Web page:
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How to Build an Altar: Part 2

This post was written by Donald Michael Kraig
on May 24, 2010 | Comments (3)

Okay, you’ve assembled your two cubes and painted them black. Read part one if you don’t know what I’m talking about. The next step is to add a door. I can’t tell you the appropriate size because it will depend upon how thick the walls of your cubes are. Measure the height and width of the open side of your altar. Be sure to measure in a couple of locations because the cubes may not be perfect. Remember the carpenter’s motto:

measure twice, cut once.

Your local lumber yard can cut a board to size for you. I suggest using plywood at least 3/8″ thick. If you go much thinner the door may warp. The choice of hinges is up to you. You might prefer “invisible” hinges (they’re completely on the inside of your cabinet) or decorative one. I choose decorative ones for my current altar. I also use magnetic latches to keep the door closed and a door pull that’s shaped like a lion’s head.

Finish the assembly and paint the door black to match the rest of the altar. Remember, use several light coats rather than one heavy coat as a heavy coat is likely to drip. Be sure to coat around the edges and the inside of the door. This will help prevent warping.

Finishing Touches

There are just a few things left to finish your altar:

  1. Wheels. I suggest attaching wheels or “shephard casters” to the bottom of your altar. Wheels under 2″ in size may not be strong enough to support your altar. Wheels make it easy to move around. If you prefer, there are exceedingly slick pieces of plastic often called “furniture sliders” that can be glued to the bottom of your altar. Larger sizes tend to be more effective than smaller ones. This may be especially useful for people who are shorter and who find a taller altar uncomfortable to use.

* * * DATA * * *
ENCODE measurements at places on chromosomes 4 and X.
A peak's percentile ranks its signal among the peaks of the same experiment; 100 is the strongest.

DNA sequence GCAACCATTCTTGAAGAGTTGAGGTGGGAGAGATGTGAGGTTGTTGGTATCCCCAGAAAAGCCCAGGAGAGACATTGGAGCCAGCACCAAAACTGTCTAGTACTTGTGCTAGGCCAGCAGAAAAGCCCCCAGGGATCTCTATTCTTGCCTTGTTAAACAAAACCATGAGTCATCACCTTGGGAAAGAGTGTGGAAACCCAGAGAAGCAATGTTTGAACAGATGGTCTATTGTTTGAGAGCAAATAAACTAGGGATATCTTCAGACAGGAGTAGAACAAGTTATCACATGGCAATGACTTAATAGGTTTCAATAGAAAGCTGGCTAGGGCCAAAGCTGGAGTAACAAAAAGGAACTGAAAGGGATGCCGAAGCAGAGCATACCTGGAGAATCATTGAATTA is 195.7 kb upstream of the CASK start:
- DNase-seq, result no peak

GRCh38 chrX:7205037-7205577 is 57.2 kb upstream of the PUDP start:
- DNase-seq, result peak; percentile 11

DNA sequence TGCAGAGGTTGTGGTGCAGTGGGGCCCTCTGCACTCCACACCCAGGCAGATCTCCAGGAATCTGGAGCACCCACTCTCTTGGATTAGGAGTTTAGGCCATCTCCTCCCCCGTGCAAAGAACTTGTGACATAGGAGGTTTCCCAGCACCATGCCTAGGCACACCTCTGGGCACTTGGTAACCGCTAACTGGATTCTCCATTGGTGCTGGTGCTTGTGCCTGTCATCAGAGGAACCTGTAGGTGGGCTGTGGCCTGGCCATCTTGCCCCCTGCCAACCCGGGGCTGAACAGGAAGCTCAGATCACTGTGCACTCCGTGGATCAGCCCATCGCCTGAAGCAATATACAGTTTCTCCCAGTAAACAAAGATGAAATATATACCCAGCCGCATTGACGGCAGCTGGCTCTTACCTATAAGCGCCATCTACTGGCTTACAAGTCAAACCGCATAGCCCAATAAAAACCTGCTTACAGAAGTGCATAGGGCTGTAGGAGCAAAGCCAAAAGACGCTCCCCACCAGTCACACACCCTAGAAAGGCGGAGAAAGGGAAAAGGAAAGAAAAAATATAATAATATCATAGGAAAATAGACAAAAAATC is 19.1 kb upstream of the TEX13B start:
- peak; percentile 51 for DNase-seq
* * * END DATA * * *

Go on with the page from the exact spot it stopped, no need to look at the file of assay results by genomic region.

1. Fabric Interior. I used some fabric to cover both the bottom of the lower and upper cubes. This allows you to keep items more safely within the altar, especially when you move it. I also glued thick fabric around the “U” cut out so that longer wands do not get scratched when placed in the altar.
  2. Glossy Top. Sooner or later you are going to spill something on your altar. It happens, especially in a darkened temple. I suggest painting your altar flat black or satin black so it doesn’t reflect various lights and draw your attention away from your magickal work. However, surfaces covered with a flat paint tend to be difficult to clean. Since it is the top that is most likely to catch spills of wine, foods, and worst of all, melted wax, the top, out of necessity, needs to be different. I suggest using a glossy coating made of several layers. Use a glossy polyurethane coating on top of the paint. Make sure you use a brand that dries clear and doesn’t yellow. You may have to lightly sand between coats with a very fine grit sandpaper. Follow the directions. Alternatively, you may wish to put a piece of glass on top of your altar. Have it cut to size and handle with extreme care. You may want to attach some L-shaped brackets to each corner to prevent the glass from moving around or falling off. This glass does not need to be very thick.